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Neutrophil Gelatinase-Associated Lipocalin (NGAL) in Patients with ST-Elevation Myocardial Infarction and Its Association with Acute Kidney Injury and Mortality
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Novel Biomarkers for the Assessment of the Cardio-Renal Syndrome—A Paradigm Shift

Department of Cardiology, Tel-Aviv Sourasky Medical Center Affiliated to the Faculty of Medicine, Tel-Aviv University, Tel-Aviv 64239, Israel
J. Clin. Med. 2023, 12(15), 5116;
Submission received: 26 June 2023 / Accepted: 26 July 2023 / Published: 4 August 2023
Among patients admitted to medical wards, a growing number have various degrees of cardiac and renal dysfunction. A diseased heart has numerous adverse effects on renal function but, at the same time, renal insufficiency can significantly impair cardiac function.
It is well known today that the direct and indirect effects of insults to either of these organs can initiate and perpetuate combined disorder in both of them, through a complex combination of neurohormonal feedback mechanisms; primary disorders of one of these two organs often result in secondary damage to the other. These bilateral interactions set the pathophysiological basis for a clinical entity known as “cardiorenal syndrome” (CRS). Although originally used to define a condition characterized by the occurrence of renal insufficiency secondary to failure, the term, CRS, is now used to describe the adverse effects of impaired renal function on the cardiovascular system. Recent data have improved our understanding of the crosstalk between these organs and have highlighted the efficacy of specific therapies in attenuating combined organ damage.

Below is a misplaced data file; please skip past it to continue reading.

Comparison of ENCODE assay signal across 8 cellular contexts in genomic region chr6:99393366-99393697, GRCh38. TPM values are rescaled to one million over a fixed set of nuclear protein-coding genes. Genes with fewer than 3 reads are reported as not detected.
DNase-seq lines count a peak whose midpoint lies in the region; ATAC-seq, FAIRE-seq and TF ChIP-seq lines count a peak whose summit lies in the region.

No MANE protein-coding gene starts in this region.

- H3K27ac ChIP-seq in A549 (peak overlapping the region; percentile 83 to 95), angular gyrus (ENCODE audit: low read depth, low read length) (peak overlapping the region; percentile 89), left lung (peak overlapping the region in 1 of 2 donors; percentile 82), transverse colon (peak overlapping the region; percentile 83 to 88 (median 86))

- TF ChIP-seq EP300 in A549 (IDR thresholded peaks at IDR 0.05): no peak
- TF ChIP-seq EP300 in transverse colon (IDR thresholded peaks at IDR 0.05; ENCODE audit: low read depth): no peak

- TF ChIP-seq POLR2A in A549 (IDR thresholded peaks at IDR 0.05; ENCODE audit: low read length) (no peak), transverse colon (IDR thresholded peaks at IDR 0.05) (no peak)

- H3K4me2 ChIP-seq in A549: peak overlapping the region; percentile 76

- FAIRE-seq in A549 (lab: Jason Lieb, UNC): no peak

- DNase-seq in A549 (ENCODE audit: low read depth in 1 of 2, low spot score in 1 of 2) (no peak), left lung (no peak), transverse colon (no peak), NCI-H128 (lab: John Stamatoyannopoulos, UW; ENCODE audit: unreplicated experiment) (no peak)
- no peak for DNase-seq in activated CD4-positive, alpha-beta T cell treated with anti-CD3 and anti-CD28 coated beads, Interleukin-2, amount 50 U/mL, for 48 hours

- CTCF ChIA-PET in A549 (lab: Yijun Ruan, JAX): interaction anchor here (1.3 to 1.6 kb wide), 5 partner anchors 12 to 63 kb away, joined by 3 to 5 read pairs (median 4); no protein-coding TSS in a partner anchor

Numerous biomarkers of inflammation are known to rise in the event of, and may be highly valuable in the prediction of, both adverse cardiovascular and renal outcomes. However, only a small number of these biomarkers have specifically addressed the unique cardio–renal interaction. Neutrophil gelatinase-associated lipocalin (NGAL) is an early and sensitive marker of acute kidney injury (AKI) [1,2,3]. Recent evidence has also suggested the possible role of NGAL as an inflammatory modulator [4,5]. In this Special Issue of the Journal of Clinical Medicine, which focuses on new insights into cardio–renal interactions, includes several reports demonstrating the unique role of NGAL in the prediction of combined renal and cardiovascular adverse outcomes in acute coronary syndrome patients. Zhaler et al. demonstrated a cohort of myocardial infarction patients in whom serum NGAL levels were collected 24 h post-admission [6]. In-hospital adverse outcomes were increased in the high-NGAL group, who exhibited higher rates of AKI, worse cardiac systolic function, and higher 30-day mortality rates. Their results also demonstrated that NGAL was independently associated with cardiovascular outcomes and performed better than traditional inflammatory markers (e.g., C-reactive protein, leukocyte count, etc.). A second report by Højagergaard and colleagues included a cohort of >1600 patients with myocardial infarction [7]. They demonstrated that an NGAL plasma level above the median was an independent marker for severe AKI and all cause death within 30 days. Their analysis also indicated that the predictive value of NGAL plasma levels was higher within 6–24 h of admission.